Officials said Biden's strategy to protect the supply chain is different than Trump's protectionist approach. "This work will not be about America going it alone," said Sameera Fazili, Deputy Director of the National Economic Council in a briefing to reporters "We are committed to working with partners and allies to reduce the vulnerabilities."
Biden's executive order will not mention any particular country and look at U.S. reliance on foreign suppliers overall.
"One of the vulnerabilities we are looking at is where we might be excessively dependent on competitors in Asia, obviously including China," the senior administration official said.
The U.S. is dependent on China in a range of critical industries from pharmaceuticals to defense, in part because American firms rely on cheap Chinese exports.
"The corporate quest over the past 25 years to cut supplier costs, with insufficient concern for resilience, has saddled the nation with gaping strategic vulnerabilities in the supply chains for certain critical materials, medications and technology inputs," said authors of a 2020 study by the Center for Energy Studies at Rice University and the U.S. Naval War College's China Maritime Studies Institute.
Being dependent on an adversary is not a good spot to be in said Northeastern University's Sanders. "Having said that, this policy really looks at a really broad picture in terms of U.S. production, manufacturing, economy," she added. "So, it's not just China."
China is reportedly looking into curbing exports of rare earth minerals that are crucial to U.S. defense contractors that manufacture military weaponry.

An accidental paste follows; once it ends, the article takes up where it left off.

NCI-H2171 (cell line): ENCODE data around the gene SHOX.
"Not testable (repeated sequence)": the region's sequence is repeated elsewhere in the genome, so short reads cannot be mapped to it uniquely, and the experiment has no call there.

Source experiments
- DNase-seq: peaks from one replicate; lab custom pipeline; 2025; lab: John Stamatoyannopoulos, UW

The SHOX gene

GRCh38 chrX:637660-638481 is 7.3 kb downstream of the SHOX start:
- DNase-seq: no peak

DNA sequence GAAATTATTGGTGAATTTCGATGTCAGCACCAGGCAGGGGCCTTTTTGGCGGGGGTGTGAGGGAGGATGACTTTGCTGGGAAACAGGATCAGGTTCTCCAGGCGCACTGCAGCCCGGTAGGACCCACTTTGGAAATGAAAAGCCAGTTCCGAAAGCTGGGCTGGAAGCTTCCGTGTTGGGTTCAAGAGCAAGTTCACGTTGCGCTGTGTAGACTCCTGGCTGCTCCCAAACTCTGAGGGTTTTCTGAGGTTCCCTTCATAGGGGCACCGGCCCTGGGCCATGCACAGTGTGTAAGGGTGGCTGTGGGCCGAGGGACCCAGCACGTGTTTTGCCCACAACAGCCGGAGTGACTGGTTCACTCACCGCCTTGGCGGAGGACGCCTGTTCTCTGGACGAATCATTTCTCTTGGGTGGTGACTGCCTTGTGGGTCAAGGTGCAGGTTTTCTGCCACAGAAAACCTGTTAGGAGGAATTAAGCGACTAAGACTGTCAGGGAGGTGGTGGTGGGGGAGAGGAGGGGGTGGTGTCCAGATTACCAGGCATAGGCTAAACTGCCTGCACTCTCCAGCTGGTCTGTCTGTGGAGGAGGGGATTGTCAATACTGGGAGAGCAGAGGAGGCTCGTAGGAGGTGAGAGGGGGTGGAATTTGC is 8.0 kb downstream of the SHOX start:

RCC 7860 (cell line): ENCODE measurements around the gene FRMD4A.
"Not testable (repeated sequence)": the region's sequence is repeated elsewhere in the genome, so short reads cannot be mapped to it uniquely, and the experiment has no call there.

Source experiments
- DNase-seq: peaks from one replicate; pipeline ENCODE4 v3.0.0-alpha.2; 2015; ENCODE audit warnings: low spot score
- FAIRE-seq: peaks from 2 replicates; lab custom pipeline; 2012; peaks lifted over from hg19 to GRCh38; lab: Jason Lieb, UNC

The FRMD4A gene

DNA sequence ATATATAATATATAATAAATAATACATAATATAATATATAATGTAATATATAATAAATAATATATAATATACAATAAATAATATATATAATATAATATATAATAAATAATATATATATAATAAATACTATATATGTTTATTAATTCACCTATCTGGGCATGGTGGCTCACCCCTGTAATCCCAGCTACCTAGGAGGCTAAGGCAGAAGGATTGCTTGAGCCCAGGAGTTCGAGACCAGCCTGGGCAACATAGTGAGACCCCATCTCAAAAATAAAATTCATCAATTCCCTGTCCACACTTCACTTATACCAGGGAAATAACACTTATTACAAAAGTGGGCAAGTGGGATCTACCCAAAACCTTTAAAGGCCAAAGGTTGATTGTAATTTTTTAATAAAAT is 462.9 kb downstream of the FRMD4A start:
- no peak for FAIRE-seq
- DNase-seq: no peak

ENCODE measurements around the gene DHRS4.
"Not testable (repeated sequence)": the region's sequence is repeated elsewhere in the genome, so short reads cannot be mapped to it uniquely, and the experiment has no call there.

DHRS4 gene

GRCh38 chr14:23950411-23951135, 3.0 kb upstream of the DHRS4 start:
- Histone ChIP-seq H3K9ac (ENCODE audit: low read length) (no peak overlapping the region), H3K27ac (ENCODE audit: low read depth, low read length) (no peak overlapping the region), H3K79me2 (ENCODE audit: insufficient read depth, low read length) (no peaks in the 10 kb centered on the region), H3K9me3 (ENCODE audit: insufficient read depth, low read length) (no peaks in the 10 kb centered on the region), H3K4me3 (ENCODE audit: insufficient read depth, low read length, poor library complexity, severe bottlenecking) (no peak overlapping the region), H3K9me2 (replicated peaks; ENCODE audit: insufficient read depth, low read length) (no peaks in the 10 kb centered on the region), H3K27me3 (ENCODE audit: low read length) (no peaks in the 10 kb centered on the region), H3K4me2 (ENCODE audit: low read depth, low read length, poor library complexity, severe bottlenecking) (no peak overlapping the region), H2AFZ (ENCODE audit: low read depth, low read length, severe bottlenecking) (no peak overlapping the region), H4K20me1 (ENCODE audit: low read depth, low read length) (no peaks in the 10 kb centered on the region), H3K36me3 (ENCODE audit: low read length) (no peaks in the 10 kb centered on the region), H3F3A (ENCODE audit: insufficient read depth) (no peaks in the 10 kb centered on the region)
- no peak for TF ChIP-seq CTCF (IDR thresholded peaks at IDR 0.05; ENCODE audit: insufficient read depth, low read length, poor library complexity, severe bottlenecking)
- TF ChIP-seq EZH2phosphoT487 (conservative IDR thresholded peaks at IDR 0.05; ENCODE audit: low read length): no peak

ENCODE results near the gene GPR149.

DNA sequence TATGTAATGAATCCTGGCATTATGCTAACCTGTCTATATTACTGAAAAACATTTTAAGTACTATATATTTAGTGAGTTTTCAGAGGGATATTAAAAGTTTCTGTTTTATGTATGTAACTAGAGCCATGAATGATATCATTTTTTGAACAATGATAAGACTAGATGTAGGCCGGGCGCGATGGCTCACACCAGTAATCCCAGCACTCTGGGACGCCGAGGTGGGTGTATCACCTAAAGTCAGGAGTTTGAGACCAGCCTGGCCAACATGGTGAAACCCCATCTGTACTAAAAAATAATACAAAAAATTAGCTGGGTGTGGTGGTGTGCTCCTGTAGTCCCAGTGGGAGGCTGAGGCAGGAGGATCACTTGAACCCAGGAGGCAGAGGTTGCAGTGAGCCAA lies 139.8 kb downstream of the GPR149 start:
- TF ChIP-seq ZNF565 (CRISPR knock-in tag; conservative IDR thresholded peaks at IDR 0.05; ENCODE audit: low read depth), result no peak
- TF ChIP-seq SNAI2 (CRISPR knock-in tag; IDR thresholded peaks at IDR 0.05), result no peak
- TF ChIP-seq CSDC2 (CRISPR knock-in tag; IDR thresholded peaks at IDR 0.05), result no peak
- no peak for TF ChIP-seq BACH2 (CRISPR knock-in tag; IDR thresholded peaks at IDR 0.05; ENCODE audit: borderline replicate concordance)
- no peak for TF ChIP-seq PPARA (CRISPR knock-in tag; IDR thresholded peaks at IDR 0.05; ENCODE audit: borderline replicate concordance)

"The government wants to know if the U.S. may have trouble making F-35 fighter jets if China imposes an export ban," said a Chinese government adviser as reported by the Financial Times last week.
China is the world's dominant producer of rare earths, a group of 17 minerals used in electric vehicles, consumer electronics and military equipment.
"While we call them rare earths as a share of the Earth's crust, they're not particularly rare," said Miller pointing to a U.S. Geological Survey report of American states that have rare earth mineral deposits.
Pini Althaus, CEO of USA Rare Earth, a company developing a U.S.-based supply chain for the minerals, is lobbying the government to expand domestic mining and processing.
"There is already surging demand for lithium and EV battery materials, and U.S. manufacturers will need new sustainable supply to meet near term goals this decade," Althaus said.
Rare earth minerals are processed using toxic chemicals and produce air emissions with harmful elements, such as fluorine and sulfur, and wastewater that contains excessive acid, and radioactive materials.
Despite the significant environmental concerns, Miller said the U.S. should look into expanding this sector, particularly if there is a national security need.
"There's activity in this space," Miller said. "The question is ... what's [the federal government's] role in accelerating or stabilizing the market?"